PR for People The Connector Magazine June 2022

Red and Blue: We’re all Getting Screwed by Big Business. There is a great need for antitrust laws to return to protecting us from the increasing concentration of private power that has proven to be destructive. A business can prevail and sustain profitability without gouging the American people to seize monopoly profits. Monopolies must be stopped from exerting a chokehold on the American people. Going forward, maybe this is the one thing we can all agree on and work together to stop the carnage.

Red and Blue: We’re All Getting Screwed By Big Business

Whether you are conservative, liberal, moderate or some variation in between, we’re all at the mercy of monopoly powers. We’re being given the runaround by big companies: cell phone providers, cable companies, health care providers, insurance companies, technology companies, transportation companies, food companies, media outlets, social media companies, banks…the list is endless.

The Million Dollar Question

Perhaps one answer still lies in our citizenry— a mindful choice, that all Americans can make—to finally refrain from blame; to lower the thermostat of rage that divides us; to lay down the baggage of fear we’ve been carrying; and check our egos at the open door before boarding; and to at last realize we are all riding on the same bus—and nobody deserves to be thrown under it.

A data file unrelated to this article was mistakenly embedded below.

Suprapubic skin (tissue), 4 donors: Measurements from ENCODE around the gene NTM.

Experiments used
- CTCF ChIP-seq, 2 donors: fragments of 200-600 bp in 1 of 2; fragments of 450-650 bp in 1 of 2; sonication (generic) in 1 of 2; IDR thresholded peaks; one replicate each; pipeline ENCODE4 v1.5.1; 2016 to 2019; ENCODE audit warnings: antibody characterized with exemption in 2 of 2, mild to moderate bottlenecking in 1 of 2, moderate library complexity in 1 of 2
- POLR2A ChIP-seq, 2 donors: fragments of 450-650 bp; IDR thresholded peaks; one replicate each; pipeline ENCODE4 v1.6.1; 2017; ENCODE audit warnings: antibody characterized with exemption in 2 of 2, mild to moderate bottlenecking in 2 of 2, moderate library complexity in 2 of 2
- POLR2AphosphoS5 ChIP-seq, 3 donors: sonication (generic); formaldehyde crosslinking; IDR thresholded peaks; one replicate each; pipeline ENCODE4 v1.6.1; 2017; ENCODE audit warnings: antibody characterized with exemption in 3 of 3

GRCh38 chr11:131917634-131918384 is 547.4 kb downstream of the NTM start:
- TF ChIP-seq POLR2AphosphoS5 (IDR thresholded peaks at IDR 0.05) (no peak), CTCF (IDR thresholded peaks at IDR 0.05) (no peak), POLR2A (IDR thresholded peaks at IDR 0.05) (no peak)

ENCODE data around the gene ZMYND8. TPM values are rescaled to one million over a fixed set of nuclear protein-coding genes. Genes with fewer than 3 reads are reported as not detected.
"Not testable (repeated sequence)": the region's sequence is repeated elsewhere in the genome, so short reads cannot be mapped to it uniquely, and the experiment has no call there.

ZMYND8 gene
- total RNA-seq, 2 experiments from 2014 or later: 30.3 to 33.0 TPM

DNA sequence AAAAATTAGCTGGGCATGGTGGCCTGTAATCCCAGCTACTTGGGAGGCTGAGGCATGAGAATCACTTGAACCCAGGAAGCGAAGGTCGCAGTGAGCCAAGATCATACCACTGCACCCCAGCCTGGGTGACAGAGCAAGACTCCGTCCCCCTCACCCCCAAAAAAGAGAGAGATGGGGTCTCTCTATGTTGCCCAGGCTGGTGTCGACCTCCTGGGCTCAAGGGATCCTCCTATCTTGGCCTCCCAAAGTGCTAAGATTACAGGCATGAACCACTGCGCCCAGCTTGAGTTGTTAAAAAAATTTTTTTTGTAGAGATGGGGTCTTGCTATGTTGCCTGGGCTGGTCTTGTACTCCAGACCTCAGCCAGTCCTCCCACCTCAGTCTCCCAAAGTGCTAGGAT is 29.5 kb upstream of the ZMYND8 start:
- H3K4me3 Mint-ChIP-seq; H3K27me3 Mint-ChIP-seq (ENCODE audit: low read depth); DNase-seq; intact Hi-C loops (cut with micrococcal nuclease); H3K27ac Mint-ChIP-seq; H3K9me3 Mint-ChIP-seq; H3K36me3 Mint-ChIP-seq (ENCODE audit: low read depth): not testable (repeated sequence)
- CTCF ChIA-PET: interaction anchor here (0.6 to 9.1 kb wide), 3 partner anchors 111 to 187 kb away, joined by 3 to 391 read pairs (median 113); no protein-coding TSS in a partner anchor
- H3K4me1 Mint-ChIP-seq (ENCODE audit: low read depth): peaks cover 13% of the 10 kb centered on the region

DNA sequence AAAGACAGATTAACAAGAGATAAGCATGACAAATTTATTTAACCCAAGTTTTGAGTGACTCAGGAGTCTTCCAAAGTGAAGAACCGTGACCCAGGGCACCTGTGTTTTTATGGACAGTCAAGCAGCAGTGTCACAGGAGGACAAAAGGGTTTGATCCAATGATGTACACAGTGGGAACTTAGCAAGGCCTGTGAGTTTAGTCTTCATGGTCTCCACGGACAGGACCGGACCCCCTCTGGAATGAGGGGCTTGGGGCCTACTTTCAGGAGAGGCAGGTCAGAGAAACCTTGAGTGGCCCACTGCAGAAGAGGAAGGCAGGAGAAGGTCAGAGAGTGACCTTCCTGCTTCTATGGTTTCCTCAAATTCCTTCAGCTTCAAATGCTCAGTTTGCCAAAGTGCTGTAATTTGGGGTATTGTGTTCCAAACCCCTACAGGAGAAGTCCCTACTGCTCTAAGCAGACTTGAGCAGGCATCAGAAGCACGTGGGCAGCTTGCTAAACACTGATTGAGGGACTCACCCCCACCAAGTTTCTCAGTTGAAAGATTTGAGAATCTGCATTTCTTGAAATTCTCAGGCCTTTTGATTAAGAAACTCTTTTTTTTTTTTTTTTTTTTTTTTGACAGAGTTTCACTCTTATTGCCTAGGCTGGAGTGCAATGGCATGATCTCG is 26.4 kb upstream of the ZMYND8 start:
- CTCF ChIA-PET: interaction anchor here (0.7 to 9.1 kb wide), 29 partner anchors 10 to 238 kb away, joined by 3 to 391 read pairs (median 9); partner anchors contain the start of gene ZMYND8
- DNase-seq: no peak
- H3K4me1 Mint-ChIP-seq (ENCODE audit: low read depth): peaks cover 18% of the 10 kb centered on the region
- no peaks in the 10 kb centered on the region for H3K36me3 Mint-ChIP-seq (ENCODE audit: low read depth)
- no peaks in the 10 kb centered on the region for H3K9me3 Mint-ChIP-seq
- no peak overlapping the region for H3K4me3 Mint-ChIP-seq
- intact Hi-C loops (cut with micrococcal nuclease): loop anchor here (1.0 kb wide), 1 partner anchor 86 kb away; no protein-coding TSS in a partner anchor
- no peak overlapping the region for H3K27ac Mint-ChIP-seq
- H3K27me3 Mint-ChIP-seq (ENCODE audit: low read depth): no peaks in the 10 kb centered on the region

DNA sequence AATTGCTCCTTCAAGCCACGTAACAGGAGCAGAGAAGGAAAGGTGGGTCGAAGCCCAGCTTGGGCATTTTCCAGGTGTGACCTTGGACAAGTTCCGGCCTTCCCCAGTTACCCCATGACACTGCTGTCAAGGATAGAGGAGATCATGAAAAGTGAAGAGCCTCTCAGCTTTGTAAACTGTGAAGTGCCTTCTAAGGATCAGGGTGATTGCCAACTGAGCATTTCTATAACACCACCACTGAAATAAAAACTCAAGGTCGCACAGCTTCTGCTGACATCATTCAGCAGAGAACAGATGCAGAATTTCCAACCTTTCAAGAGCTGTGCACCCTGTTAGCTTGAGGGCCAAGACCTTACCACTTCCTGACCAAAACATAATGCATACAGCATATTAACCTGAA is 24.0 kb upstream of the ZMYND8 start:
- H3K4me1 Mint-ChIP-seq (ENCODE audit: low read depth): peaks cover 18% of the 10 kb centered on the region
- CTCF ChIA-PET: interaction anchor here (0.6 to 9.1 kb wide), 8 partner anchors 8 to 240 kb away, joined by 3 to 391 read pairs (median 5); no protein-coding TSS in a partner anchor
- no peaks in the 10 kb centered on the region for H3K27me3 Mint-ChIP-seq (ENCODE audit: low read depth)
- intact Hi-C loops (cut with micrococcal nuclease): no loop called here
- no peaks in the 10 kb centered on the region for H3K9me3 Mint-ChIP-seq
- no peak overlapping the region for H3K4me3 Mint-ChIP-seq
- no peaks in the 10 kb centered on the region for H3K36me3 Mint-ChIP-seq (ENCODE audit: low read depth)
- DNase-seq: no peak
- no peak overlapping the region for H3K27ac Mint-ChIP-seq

Book Review: Cornered by Barry C. Lynn

Who can argue with the facts: monopoly companies are constantly finding new ways to charge you for more while giving you less. In his book Cornered, journalist Barry C. Lynn shows how monopoly powers are doing much more than giving you a run for your money. These behemoth powers are actually destroying the free and open market place, which is at very heart of our democracy.

Vine Maple Place: Ending homelessness to break generational cycle of poverty

In Maple Valley, Washington, a leafy suburban city southeast of Seattle, nine churches began working together at the beginning of this century when they detected a growing problem in their community: family homelessness. 

Book Review: The Sea, the Sea by Iris Murdoch

Hold on and keep yourself afloat for a stormy ride on the northwest coast of England. Shakespearean Actor and Director Charles Arrowby has left the glamorous theater world of London to retire in a damp drafty home by the sea, presumably to write his memoir. As the narrator/protagonist, Charles Arrowby rants with the tireless exasperation of a self-obsessed madman. He craves solitude, yet a surreal cast of characters from his former life in theater appears and reappears, coming and going like the ebb and flow of a churning sea.

Who is the Slayer, Who the Victim? Speak!

Once again, we, as a nation, are faced with murder—multiple murders and wounding of our children and staff, while they attend and work at school— the most vulnerable of populations in our society.


Book Review: The Curse of Bigness

The Curse of Bigness, by Columbia University Law Professor Tim Wu, examines the monopolization movement through the lens of antitrust law, primarily the Sherman Antitrust Act from its inception in 1890 to today. This slim book tackles an enormous and complex problem in succinct narrative that is fluid and technically precise. Short on jargon and big on describing constitutional history in simple terms, you don’t have to be an antitrust lawyer to understand how corporate monopolies are dictating the course of economic policy in America.